Many comedy fans will be aware of the brilliant English actress Phoebe Waller-Bridgewhose incredible career began on stage, but is most well known for the large amount of attention that her show Fleabag gained. The actress deservedly won a string of awards for the show and there is no doubt that fans will agree that Fleabag could be argued to be one of the best british TV shows of recent decades, what with its unique and brilliant dark comedy and unforgettable characters.
Even though Fleabag introduced Waller-Bridge to a new level of recognition, she most certainly wasn’t simply a beginner. For those who are craving something more from the actress, with a bit of digging they will find her 2016 Channel 4 sitcom, Crashing, which is unfortunately totally underrated and unrecognized (and not to be confused with Pete Holmes’ HBO show of the same name). It follows Waller-Bridge (who created and wrote Crashing, as well) as Lulu, who wants to surprise her best friend Anthony, and decides to stay when Anthony’s girlfriend invites her to share a room at their place. Except, said place is an abandoned hospital which Anthony and his partner share with four other people as property guardians to save money.
When Lulu moves in, things go from bad to worse, and a love triangle forms between Lulu, Anthony, and his partner. While the narrative primarily focuses on Lulu and Anthony’s relationship, light is shed on other cast members, and we get to witness multiple comedic yet dramatic dynamics in this sexy, uncomfortable, authentic single-season comedy series that definitely deserves more love.
Phoebe Waller-Bridge’s Relatable Characters
Some fans may claim that two best friends falling in love is nothing new. Yet, Crashing is still extremely refreshing as it does not only focus on one relationship. In addition to Lulu, Sam, Kate, Melody, and Colin are four additional quirky characters who have their own issues: an overly sexual Sam, Anthony’s girlfriend Kate, the curious artist Melody, and heartbroken Colin. It’s a diverse group of characters, each with a compelling backstory that the audience can not help but get attached to; it’s as if the beloved teen drama Skins was a delightful comedy with more likable and mature characters.
What is particularly special and clever with this show is that, while each character is distinct and individually developed with separate interesting stories, each of them still fits in with the overarching themes of the show – growth and acceptance. Throughout the episodes of Crashing, the characters’ deepest fears and vulnerabilities are exposed in a series of well-executed comedy performances that gradually unravel the plot, of course keeping the audience completely hooked. It’s almost too embarrassing to see, yet you’re having so much fun with it that you do not want to take your eyes off it.
The stories are all told exclusively through unconventional and often confusing relationships, which means that despite them each having their own story, they are all still brought together and are connected in some way. Not to mention that the stories are all wonderfully conveyed, with hilarious and relatable acting from the cast, all of which continues to be aspects of why Waller-Bridges’ work is considered some of the greatest television of all time.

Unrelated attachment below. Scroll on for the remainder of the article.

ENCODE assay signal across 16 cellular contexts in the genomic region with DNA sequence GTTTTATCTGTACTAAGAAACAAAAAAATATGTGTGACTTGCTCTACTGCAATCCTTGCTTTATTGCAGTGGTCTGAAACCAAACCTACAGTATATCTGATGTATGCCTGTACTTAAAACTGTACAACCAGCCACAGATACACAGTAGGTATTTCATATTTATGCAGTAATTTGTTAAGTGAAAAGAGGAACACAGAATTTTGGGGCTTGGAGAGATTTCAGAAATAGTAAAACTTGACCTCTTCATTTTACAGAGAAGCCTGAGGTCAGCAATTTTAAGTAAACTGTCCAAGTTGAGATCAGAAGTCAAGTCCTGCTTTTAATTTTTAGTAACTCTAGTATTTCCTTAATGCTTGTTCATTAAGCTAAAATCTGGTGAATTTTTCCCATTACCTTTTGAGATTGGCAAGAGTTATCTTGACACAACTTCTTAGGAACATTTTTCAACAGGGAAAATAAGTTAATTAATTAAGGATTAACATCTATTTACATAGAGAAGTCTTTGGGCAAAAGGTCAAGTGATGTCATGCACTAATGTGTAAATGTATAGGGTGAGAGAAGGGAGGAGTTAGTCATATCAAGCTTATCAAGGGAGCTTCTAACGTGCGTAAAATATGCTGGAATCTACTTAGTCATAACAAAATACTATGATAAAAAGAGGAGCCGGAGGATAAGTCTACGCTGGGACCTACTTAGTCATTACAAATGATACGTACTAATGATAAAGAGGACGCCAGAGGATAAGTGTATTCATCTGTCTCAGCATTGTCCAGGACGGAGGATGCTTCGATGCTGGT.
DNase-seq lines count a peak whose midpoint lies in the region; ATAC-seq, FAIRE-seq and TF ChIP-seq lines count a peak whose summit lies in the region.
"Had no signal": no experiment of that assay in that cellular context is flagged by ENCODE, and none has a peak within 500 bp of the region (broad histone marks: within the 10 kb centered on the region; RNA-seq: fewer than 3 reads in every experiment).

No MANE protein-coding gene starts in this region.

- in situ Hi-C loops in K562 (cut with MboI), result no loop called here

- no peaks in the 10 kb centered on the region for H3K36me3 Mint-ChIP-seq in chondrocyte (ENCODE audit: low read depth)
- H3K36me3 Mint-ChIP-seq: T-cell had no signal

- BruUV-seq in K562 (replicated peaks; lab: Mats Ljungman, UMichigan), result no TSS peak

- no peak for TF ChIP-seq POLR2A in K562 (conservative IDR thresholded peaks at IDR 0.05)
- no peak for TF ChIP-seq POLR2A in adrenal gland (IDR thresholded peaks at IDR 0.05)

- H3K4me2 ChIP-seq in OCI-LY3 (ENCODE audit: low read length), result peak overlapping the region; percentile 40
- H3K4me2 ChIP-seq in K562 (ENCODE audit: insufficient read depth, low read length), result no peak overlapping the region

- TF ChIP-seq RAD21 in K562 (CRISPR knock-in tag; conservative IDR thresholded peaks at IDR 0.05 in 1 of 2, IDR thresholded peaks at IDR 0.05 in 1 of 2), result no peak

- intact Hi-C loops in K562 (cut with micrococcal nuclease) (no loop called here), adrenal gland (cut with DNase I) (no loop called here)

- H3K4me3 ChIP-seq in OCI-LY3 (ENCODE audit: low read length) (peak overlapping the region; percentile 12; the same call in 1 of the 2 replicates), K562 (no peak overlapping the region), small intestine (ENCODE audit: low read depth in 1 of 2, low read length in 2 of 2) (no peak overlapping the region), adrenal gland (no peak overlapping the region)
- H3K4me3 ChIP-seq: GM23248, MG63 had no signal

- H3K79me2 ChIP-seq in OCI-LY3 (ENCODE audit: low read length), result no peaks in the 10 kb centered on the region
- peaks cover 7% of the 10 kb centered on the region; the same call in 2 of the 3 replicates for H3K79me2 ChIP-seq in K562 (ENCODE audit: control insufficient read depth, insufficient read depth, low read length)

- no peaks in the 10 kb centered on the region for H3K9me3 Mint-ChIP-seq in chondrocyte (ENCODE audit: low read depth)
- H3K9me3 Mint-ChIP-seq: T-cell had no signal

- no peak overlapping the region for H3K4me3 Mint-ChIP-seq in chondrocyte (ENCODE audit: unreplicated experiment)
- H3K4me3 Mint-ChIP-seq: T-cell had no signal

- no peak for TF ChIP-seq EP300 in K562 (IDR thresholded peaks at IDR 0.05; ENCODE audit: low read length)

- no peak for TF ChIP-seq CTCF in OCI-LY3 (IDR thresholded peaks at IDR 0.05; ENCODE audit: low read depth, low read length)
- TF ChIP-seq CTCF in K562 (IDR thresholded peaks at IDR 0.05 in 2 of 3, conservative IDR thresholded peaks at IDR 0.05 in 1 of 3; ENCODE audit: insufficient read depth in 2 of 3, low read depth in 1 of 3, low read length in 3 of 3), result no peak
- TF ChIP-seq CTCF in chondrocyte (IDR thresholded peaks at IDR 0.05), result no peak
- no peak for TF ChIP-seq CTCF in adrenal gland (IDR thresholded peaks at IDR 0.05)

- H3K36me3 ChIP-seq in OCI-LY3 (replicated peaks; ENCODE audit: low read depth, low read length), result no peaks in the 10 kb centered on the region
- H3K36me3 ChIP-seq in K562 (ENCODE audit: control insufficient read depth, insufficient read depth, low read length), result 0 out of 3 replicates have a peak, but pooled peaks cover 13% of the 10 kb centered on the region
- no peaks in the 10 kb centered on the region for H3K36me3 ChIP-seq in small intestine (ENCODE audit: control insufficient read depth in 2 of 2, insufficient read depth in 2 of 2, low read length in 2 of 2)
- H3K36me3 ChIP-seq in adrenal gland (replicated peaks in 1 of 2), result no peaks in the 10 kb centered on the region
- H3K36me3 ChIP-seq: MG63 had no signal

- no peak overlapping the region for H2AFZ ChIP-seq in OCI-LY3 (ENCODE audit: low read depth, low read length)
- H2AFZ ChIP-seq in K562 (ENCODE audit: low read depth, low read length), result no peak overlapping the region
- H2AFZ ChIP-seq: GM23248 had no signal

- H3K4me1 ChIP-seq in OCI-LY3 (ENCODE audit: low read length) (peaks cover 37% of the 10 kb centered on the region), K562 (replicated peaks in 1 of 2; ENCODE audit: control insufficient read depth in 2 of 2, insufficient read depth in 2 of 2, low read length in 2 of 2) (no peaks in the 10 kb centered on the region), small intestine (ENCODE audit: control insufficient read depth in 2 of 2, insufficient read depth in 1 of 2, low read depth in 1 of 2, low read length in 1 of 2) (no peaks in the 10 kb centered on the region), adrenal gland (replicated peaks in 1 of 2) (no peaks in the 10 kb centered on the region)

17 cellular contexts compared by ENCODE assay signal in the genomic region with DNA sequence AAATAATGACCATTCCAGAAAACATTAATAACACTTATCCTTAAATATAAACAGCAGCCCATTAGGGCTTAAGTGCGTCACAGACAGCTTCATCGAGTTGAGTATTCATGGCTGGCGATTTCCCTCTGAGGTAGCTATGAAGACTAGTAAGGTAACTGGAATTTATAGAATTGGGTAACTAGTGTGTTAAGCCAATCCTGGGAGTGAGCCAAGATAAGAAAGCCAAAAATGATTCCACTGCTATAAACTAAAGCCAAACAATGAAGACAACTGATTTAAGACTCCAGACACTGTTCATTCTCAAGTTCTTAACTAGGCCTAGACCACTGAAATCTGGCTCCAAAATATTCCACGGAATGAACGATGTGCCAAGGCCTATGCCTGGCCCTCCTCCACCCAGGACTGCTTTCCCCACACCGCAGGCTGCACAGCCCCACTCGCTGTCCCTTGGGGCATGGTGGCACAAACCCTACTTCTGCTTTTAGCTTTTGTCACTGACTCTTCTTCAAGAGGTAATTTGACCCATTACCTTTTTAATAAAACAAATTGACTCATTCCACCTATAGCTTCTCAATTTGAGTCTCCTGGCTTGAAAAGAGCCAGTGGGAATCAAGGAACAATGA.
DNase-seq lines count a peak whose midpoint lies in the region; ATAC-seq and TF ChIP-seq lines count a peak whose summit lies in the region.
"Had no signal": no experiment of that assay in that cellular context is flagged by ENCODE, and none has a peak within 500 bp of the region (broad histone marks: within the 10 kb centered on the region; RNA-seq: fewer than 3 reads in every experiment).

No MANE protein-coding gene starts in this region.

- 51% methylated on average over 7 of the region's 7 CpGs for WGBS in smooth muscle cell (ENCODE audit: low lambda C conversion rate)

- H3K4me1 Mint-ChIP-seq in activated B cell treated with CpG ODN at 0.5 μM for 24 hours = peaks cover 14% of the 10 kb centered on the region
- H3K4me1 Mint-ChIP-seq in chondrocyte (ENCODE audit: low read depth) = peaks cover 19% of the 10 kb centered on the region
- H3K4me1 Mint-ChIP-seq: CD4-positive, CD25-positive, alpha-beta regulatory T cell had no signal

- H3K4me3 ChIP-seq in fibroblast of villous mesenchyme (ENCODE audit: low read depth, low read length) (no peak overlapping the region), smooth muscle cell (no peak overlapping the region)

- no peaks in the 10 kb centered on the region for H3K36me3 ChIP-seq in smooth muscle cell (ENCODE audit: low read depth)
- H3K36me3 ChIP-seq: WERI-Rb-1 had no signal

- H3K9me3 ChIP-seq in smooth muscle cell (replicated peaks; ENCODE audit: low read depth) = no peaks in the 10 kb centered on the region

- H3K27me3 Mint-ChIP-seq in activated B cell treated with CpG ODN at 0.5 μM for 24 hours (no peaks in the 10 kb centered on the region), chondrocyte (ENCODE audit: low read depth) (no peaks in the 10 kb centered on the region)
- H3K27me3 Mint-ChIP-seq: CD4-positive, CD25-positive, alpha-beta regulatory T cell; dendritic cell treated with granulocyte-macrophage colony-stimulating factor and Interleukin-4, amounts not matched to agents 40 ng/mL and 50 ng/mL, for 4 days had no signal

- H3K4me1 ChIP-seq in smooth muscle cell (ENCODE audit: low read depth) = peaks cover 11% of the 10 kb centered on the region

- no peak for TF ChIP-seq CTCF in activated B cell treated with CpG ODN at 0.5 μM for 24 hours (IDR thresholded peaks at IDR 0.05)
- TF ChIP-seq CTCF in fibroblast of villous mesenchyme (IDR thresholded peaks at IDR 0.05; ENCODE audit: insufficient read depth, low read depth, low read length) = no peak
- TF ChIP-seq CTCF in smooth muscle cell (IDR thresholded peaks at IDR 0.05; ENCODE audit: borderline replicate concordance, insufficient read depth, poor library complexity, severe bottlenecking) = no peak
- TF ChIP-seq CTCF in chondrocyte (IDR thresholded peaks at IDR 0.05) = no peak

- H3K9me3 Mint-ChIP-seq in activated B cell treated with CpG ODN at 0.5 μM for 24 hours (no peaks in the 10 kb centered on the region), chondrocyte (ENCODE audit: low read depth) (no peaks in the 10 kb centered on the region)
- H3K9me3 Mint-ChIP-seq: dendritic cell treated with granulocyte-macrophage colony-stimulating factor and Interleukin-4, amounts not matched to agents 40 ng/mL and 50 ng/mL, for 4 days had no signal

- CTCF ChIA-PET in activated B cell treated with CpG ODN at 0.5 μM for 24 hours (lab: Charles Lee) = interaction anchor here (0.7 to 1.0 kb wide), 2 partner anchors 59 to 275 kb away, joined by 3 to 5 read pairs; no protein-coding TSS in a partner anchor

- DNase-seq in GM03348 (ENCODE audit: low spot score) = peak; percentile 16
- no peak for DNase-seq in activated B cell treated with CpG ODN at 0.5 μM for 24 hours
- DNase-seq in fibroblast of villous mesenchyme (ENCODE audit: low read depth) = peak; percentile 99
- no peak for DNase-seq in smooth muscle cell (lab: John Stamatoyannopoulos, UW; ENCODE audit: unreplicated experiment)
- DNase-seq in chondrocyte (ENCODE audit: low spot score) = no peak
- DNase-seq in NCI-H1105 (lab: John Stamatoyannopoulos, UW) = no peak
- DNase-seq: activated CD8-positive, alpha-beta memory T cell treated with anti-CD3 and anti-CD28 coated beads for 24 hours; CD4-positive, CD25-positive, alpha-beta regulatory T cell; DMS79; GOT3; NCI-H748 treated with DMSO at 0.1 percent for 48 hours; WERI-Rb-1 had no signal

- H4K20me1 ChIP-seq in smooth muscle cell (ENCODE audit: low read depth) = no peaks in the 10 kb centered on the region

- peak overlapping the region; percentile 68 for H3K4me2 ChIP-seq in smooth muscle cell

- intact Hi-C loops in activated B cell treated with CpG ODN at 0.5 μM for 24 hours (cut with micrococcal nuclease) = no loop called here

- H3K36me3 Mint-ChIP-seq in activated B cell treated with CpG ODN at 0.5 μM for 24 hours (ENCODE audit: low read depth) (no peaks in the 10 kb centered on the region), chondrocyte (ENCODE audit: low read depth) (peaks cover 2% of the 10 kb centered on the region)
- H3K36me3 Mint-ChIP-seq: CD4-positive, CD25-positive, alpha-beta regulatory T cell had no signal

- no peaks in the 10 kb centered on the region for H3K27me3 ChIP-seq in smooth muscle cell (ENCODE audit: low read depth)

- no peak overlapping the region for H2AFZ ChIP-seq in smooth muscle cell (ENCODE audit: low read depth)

Crashing is Perfectly Binge-Worthy
This is unfortunately quite a small show, but fans should not let this be put off. The fact that there are only six episodes of Crashingeach around 20-25 minutes long means that it is certainly a perfect show to binge-watch (and cringe-watch, with the hilarious awkwardness of some scenes). Whether you’re sad, bored, happy or even want something to comfort watch, Crashing should definitely be at the top of the list. It is without a doubt something more than just a bunch of adults trying to come to terms with life, to put it simply, it’s a show that when you start, you just can not stop.
With it being such a short series, of course fans can assume that there may be some room left for more, a follow-up season perhaps, but it also still works perfectly just by itself. By the end of the season, there is a sense of relief and comfort knowing that every character has achieved some self-growth, which allows the audience to feel that the themes surrounding the show have been fulfilled, and maybe it is the perfect ending, not to be tampered with.
Although, even if there were to be room for more from this show, Waller-Bridge’s well deserved career has now taken off, as many fans will know, so it’s unlikely we’ll ever get a season two of this quirky little gem. Nevertheless, with it being such a comforting, heart-warming show, there may be no need for anymore, as it is definitely something quick, easy, and hilarious to re-watch time and time again for a bit of feel-good TV.
Whether you’re watching her as someone stumbling their way through life in Fleabag or Crashing, or appreciate her narrative brilliance behind the scenes of Killing EveWaller-Bridge never fails to create a sense of freedom in her shows – a fundamental struggle experienced by her characters between what they ‘should’ do and what they want to do, something viewers across the world can relate to, and the hilarious Crashing is hardly an exception.